President Trump’s intention to drastically cut the budget of the Environmental Protection Agency (EPA), and other departments and agencies, could have a major impact on the agency’s two key water infrastructure programs, the Clean Water and Drinking Water State Revolving Funds (SRFs). Early leaks of the president’s budget, parts of which were expected to be publicly released in mid-March, reported that the EPA’s grant programs, of which the SRFs are a part, would be cut by 30 percent. That would certainly be intended for fiscal year 2018, which begins Oct. 1, 2017. It might even apply to the current 2017 fiscal year, for which Congress has not finalized appropriations. The fiscal 2017 budget has been the subject of continuing resolutions which set every agency and department’s budget at fiscal 2016 levels. Those levels are: $1.39 billion for the CWSRF and $863 million for the DWSRF.
There has been a bit of good news with a report that the new EPA Administrator Scott Pruitt talked with the director of the Office of Management and Budget, former Rep. Mick Mulvaney, about ostensibly protecting the SRF funding. Pruitt is considered very friendly to White House desires to cut the EPA budget, especially where regulatory programs are concerned. But he apparently views the SRFs as important programs worthy of some degree of protection. “I am concerned about the grants that have been targeted, especially around water infrastructure, and those very important state revolving funds,” Pruitt told E&E News after Trump’s address to Congress in February.
“We kind of are in uncharted seas here,” stated Tommy Holmes, legislative director, American Water Works Association. “On the one hand, President Trump has said he wants to invest in U.S. infrastructure in a major way. On the other hand, the administration has said it wants to cut grants to states that come via EPA by 30 percent. Theoretically, that would include the annual capitalization grants for the SRFs that come to states from EPA. However, we have not seen, and cannot get details from either the Hill or the agency, on whether or not the SRFs are included in the president’s proposed budget for FY2018.”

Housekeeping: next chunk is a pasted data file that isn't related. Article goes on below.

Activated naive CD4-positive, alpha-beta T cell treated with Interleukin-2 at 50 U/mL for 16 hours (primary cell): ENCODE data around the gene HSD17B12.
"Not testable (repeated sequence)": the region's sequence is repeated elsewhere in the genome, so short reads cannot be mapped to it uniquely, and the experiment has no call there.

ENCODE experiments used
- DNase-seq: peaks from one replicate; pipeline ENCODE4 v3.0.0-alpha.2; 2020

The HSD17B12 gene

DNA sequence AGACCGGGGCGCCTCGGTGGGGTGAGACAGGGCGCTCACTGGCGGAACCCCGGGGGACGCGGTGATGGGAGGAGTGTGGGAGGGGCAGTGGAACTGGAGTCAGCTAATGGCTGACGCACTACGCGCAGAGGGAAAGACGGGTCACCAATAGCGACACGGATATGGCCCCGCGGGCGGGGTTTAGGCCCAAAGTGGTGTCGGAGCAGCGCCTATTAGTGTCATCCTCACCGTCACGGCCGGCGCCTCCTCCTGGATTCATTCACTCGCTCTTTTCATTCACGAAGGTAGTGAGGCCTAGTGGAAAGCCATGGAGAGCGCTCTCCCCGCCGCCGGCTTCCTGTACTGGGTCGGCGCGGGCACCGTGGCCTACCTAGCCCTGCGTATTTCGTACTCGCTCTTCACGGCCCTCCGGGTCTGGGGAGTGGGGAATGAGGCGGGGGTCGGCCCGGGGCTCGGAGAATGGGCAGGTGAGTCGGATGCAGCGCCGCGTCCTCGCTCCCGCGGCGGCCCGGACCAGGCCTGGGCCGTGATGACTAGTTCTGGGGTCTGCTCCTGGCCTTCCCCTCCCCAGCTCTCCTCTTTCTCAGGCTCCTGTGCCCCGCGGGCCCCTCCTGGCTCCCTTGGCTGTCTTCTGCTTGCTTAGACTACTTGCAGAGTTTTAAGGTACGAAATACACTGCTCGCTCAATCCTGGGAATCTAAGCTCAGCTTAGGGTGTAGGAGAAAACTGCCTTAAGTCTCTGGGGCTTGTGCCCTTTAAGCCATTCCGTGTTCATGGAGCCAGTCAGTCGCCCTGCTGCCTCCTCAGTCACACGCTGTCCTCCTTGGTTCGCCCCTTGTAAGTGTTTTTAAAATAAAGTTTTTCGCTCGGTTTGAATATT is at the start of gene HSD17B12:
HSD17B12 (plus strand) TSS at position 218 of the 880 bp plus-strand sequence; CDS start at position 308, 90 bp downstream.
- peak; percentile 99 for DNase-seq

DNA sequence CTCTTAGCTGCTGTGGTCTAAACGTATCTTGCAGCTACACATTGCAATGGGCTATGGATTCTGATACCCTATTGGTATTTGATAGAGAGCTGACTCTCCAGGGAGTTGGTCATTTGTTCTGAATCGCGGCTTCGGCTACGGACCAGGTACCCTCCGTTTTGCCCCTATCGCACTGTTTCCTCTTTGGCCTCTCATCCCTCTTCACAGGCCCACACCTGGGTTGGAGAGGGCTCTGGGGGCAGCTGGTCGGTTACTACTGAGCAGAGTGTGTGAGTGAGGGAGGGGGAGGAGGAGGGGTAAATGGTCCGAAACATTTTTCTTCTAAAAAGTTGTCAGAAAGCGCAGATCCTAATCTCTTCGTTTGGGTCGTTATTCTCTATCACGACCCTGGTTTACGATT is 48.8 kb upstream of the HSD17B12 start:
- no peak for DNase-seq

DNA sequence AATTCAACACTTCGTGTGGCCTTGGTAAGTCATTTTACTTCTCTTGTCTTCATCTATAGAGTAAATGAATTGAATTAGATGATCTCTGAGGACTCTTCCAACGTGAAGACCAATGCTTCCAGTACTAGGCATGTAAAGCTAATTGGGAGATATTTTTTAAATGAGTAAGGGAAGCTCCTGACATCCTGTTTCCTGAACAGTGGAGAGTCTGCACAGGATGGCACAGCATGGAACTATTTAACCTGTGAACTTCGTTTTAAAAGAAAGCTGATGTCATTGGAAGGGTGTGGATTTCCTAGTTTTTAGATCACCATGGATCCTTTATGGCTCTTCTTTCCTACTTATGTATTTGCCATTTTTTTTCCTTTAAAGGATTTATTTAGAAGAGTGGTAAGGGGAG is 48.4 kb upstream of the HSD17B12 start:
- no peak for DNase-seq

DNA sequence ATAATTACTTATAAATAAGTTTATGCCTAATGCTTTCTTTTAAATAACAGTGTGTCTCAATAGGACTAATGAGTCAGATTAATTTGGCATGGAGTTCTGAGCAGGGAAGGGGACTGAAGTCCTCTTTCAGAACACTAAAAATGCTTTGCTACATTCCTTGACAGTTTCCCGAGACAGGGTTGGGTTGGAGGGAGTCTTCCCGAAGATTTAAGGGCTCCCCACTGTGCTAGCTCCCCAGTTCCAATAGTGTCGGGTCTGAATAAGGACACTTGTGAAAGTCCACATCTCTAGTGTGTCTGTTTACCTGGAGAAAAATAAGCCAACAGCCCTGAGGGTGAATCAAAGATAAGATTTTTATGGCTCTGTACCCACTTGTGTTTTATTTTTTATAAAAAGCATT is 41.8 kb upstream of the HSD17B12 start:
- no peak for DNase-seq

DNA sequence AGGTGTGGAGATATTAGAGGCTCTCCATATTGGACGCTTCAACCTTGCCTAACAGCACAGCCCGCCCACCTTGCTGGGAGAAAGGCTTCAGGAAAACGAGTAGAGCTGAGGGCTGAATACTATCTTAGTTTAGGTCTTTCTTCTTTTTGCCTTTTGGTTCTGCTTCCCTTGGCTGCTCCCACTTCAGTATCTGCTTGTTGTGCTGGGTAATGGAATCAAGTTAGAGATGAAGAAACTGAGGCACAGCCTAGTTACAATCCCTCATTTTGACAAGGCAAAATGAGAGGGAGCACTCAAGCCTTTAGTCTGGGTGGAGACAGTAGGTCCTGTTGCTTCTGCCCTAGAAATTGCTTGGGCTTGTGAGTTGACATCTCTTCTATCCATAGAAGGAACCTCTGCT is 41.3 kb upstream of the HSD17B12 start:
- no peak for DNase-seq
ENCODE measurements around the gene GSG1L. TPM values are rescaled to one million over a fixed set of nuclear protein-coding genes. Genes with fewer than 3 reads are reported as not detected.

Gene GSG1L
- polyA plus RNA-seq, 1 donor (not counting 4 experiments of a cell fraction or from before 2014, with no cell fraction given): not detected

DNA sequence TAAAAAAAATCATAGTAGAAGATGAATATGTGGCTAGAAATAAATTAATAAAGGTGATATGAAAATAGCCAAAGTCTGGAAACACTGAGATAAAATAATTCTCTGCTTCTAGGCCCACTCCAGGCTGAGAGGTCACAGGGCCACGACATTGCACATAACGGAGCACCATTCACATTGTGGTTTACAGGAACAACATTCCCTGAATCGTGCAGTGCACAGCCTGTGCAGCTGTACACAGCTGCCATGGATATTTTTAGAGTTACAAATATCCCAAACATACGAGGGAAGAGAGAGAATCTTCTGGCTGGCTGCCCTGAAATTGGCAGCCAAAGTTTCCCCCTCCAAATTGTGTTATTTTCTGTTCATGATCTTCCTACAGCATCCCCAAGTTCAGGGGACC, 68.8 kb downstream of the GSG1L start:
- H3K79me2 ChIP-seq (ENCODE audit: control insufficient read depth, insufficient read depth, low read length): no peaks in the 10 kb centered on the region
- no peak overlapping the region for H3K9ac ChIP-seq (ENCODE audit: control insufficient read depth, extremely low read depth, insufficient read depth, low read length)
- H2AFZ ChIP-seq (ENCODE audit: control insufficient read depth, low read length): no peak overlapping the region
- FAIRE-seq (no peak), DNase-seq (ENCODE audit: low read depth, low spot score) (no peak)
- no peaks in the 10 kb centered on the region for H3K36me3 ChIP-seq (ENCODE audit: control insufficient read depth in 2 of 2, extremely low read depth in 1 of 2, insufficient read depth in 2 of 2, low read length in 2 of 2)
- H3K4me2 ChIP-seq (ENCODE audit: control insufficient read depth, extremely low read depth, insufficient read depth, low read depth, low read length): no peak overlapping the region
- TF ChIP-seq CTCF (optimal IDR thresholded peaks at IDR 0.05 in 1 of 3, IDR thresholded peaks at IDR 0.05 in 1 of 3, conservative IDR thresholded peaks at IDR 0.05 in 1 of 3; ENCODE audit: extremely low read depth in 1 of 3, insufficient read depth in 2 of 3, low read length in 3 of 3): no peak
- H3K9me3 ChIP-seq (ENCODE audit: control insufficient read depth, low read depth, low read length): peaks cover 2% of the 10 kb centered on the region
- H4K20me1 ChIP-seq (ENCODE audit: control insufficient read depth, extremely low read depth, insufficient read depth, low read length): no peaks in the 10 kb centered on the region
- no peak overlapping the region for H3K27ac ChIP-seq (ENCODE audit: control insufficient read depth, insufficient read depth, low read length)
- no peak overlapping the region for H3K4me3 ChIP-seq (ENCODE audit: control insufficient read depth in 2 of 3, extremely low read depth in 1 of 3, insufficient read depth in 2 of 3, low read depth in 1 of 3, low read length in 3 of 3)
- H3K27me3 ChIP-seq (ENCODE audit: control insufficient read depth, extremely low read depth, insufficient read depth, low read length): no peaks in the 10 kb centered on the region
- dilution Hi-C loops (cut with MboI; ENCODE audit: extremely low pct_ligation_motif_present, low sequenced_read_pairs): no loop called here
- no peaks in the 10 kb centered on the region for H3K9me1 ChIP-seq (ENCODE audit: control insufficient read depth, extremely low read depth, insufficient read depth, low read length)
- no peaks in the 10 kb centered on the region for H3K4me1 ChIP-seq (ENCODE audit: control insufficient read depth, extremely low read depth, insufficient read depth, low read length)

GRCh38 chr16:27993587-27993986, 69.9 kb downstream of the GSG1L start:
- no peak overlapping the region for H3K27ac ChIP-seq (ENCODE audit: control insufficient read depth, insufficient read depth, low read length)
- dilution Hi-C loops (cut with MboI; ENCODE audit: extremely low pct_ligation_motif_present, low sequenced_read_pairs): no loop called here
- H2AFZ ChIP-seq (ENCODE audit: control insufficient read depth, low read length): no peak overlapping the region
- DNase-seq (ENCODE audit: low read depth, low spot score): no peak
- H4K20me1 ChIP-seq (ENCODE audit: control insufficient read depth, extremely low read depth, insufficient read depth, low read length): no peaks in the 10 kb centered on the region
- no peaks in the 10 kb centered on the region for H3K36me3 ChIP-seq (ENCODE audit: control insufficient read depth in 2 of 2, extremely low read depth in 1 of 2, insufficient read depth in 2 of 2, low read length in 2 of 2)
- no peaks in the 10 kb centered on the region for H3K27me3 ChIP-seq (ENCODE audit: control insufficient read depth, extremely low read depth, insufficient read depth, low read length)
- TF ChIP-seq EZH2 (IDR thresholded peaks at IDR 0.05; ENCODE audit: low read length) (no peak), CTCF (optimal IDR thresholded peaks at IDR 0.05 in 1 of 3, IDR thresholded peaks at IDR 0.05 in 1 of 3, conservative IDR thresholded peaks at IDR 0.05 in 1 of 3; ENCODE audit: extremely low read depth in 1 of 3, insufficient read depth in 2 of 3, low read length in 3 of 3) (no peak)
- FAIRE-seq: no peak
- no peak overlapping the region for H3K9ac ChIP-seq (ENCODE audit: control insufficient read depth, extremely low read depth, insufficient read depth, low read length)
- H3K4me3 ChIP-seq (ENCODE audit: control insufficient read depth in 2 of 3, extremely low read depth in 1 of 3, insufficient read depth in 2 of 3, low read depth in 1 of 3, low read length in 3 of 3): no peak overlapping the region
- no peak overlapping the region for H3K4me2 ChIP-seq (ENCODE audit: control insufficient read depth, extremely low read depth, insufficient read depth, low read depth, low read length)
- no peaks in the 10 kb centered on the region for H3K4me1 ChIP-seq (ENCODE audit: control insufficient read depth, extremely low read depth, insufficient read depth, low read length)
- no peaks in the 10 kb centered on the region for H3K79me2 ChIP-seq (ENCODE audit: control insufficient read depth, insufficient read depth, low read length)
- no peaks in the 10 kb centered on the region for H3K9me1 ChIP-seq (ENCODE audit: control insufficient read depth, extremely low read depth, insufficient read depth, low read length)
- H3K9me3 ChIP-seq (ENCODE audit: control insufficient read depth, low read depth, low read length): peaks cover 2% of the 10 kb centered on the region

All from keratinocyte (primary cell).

FERC Publishes Draft Guidance For Pipeline Consultations On Indian Lands
In an apparent effort to forestall the political problems that threatened construction of the Dakota Access pipeline, the Federal Energy Regulatory Commission (FERC) has published draft guidance for interstate pipeline companies with regard to how they should communicate with Indian tribes when planning projects that could impact cultural resources on or near Indian lands. The draft is extremely detailed, starting with how pipeline operators should make contact with Indian tribes, what kind of consultations are required and what reports should be submitted, in what detail and to whom. Those consultations and reports are required under the National Historic Preservation Act (NHPA).
A spokeswoman for FERC said: “The purpose of the draft manual is to provide clarification and additional guidance. It does not alter or modify the existing FERC policy and it does not require the companies to conduct additional tribal outreach beyond what they are already pursuing.”
Though the Trump administration gave the Army Corps of Engineers the green light to approve the Dakota Access pipeline (DAPL) held up by the Obama administration, the issue of pipeline construction on/near Indian lands continues to reverberate politically, and not just at FERC. The House Energy Subcommittee held a hearing on Feb. 15, in which Chad Harrison, councilman at-large, Standing Rock Sioux Tribe, reprised complaints and asked Congress to change federal law so that pipeline companies had to first obtain the consent of Indian tribes before building facilities on or near their lands. “At the very least, Congress should change the law to require that when infrastructure like this pipeline is proposed, that the tribes have the right to impose conditions on the project to protect the tribal interests and resources,” Harrison said.